By The Washington Post · Tony Romm · NATIONAL, BUSINESS, TECHNOLOGY, HEALTH, POLITICS
Lawmakers' concerns center on the tech giant's new tool that allows people in the San Francisco Bay Area to input their symptoms, and if they show signs of coronavirus, obtain testing. Verily, the health subsidiary of Google's parent company, Alphabet, unveiled the portal Monday after President Donald Trump touted it days earlier.
But congressional Democrats including New Jersey Sens. Robert Menendez and Cory Booker, and California Sen. Kamala Harris, say they aren't clear what Google plans to do with the data it collects - and whether information the company obtains, or possibly harnesses from users' browsing habits, might be used for a range of purposes that people might not expect.
To that end, lawmakers asked Google as well as the Trump administration in letters Wednesday to explain the privacy protections in place and how Google's effort would be monitored going forward.
"We are concerned that neither the [Trump] administration nor Google has fully contemplated the range of threats to Americans' personally identifiable information," lawmakers wrote.
Google did not immediately respond to a request for comment. Verily, the Google subsidiary that is operating the service, reiterated in a blog post Wednesday that it is the entity collecting data, not Google, and information from the two is not linked.
"We do not combine this data with an individual's Google account, and were we to ever wish to do so, individuals would need to provide separate and explicit consent," Verily said.
The White House also did not immediate respond. Sens. Richard Blumenthal of Connecticut and Sherrod Brown of Ohio also signed the letter.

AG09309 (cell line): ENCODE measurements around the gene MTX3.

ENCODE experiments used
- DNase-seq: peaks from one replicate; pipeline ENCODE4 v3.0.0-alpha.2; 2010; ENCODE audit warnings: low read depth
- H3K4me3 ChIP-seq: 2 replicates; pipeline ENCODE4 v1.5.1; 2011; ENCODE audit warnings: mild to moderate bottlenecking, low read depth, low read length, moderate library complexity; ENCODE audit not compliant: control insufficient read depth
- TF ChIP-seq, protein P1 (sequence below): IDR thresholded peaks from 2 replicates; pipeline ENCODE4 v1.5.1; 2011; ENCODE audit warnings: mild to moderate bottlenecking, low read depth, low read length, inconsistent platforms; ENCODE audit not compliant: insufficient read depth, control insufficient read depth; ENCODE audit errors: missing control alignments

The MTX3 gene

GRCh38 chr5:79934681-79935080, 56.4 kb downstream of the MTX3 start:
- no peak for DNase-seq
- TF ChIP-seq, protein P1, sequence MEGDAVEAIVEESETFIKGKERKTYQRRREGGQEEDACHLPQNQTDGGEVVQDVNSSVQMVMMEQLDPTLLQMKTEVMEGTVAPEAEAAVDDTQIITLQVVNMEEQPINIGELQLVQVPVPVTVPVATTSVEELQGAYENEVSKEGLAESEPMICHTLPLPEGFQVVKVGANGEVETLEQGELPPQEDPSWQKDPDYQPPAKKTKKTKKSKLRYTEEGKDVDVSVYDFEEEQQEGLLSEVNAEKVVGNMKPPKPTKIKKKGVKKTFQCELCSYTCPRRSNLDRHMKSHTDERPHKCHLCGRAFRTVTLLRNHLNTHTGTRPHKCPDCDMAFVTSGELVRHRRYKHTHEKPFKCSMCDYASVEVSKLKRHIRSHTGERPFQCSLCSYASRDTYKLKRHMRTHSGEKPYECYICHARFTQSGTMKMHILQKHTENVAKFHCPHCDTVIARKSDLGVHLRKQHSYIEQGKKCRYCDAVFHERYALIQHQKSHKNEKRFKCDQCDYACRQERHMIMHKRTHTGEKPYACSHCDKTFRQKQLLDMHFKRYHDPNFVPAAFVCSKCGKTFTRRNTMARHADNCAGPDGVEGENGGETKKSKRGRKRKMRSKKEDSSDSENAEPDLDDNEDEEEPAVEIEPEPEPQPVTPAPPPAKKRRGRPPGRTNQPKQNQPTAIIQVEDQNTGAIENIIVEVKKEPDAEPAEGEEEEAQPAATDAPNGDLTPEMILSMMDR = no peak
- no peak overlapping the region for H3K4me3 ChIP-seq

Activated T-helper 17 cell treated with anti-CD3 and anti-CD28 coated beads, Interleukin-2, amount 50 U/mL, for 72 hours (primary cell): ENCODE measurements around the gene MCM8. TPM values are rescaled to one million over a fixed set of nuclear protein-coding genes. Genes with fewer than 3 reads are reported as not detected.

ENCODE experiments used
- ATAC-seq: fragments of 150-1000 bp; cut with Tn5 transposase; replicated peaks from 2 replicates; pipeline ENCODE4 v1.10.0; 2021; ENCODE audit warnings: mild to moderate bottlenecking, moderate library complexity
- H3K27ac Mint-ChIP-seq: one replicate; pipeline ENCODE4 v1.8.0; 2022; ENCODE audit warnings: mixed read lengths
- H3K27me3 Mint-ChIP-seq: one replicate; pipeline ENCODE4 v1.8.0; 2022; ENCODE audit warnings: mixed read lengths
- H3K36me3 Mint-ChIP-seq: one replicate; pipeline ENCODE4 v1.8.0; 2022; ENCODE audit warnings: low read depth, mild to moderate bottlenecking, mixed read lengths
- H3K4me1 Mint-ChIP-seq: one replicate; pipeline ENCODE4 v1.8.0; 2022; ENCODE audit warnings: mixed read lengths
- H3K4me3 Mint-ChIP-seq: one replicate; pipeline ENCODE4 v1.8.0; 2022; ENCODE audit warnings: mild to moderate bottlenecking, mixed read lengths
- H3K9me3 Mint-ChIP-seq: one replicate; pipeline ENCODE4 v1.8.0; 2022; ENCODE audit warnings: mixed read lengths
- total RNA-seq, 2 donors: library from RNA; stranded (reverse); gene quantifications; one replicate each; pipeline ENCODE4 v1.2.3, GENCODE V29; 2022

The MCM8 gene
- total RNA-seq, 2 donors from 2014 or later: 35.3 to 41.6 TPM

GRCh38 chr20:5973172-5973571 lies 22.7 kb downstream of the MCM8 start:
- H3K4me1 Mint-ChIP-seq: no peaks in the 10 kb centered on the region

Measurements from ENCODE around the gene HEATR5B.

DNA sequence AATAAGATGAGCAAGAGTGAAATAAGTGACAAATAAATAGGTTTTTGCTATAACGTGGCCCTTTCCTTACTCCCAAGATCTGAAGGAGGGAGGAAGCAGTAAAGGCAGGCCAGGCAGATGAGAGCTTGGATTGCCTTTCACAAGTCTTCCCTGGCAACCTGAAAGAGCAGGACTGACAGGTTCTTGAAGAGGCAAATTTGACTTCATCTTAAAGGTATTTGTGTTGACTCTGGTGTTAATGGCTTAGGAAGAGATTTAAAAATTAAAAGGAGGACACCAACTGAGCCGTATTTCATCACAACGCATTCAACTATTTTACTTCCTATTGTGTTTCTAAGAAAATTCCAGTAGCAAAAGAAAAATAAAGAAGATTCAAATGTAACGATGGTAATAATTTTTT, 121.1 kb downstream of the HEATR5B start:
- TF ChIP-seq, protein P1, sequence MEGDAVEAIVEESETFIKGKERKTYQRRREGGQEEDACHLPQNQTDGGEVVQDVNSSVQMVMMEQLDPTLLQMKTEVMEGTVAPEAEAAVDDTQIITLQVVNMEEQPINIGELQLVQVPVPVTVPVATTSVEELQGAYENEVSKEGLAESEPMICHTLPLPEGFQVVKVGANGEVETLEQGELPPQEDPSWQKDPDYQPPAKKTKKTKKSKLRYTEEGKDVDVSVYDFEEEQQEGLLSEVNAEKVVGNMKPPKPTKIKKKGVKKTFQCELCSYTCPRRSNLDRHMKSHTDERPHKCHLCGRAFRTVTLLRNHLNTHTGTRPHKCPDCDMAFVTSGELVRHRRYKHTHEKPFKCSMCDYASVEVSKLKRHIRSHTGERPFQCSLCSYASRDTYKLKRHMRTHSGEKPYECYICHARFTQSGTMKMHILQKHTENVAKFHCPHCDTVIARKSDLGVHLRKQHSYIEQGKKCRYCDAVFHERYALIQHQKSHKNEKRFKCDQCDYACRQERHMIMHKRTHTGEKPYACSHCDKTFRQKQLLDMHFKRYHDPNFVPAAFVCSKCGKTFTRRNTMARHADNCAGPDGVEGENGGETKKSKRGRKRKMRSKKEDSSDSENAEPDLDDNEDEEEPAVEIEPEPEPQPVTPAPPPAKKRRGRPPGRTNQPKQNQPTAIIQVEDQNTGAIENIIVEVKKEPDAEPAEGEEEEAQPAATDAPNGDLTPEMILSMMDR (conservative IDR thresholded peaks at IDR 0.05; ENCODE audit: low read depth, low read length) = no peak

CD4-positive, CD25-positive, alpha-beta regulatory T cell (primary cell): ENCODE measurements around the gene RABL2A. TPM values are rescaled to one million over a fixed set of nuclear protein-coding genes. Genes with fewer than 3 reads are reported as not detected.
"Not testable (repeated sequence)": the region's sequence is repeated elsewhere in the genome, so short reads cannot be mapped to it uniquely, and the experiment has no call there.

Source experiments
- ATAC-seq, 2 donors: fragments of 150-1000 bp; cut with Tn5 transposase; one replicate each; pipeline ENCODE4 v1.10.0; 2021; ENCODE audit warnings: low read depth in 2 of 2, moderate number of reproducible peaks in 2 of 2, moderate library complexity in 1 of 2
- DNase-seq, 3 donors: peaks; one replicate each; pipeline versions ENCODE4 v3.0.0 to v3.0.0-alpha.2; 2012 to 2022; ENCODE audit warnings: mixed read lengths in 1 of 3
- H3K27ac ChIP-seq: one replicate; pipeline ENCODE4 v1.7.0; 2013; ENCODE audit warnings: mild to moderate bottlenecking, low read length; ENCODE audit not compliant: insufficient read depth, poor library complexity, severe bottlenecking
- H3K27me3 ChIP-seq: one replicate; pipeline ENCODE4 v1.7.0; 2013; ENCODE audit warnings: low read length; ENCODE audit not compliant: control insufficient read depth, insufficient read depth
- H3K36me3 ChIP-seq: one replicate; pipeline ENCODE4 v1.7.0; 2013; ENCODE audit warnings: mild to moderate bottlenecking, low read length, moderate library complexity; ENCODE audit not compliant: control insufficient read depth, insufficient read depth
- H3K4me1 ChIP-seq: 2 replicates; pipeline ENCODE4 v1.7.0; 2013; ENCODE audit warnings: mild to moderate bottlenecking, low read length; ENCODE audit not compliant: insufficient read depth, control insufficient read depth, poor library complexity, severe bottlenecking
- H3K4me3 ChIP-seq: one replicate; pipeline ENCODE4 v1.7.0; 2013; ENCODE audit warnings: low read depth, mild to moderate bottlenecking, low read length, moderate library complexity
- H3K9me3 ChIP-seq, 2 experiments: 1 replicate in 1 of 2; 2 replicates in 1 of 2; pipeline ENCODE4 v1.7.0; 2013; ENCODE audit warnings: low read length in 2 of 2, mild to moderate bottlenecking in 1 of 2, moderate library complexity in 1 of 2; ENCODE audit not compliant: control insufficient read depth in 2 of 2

As soon as Google announced its coronavirus-screening service, it found itself mired in political controversy: The site differed in key ways from the service that Trump initially previewed publicly, leading to a behind-the-scenes scramble by Google leaders to match their visions before unveiling their covid-19 screener, named after the disease coronavirus causes.
To use the service, patients have to create or log into their Google accounts and answer key questions about their symptoms and general health.
In handling that information, Verily pledges on its site it is "committed to maintaining high privacy standards and keeping your data safe." Troubling watchdogs and regulators, however, is language elsewhere indicating data collected by the company may be "shared with certain service providers engaged to perform services on behalf of Verily, including Google," for a range of purposes.
Senate Democrats asked Google to elaborate on what will happen to data collected through the service - including whether it will be sold or used for ads - as well as its broader privacy policies around health data. They said their privacy concerns are particularly pressing given Google's ambitions around health data, which includes partnership with Ascension Health, a network of hospitals and doctors offices that will allow the tech giant to process millions of patients' health records.
"If Google and its subsidiaries fail to establish sufficient privacy safeguards, Americans who use the site will be more susceptible to identity theft, negative credit decisions, and employment discrimination," the lawmakers wrote.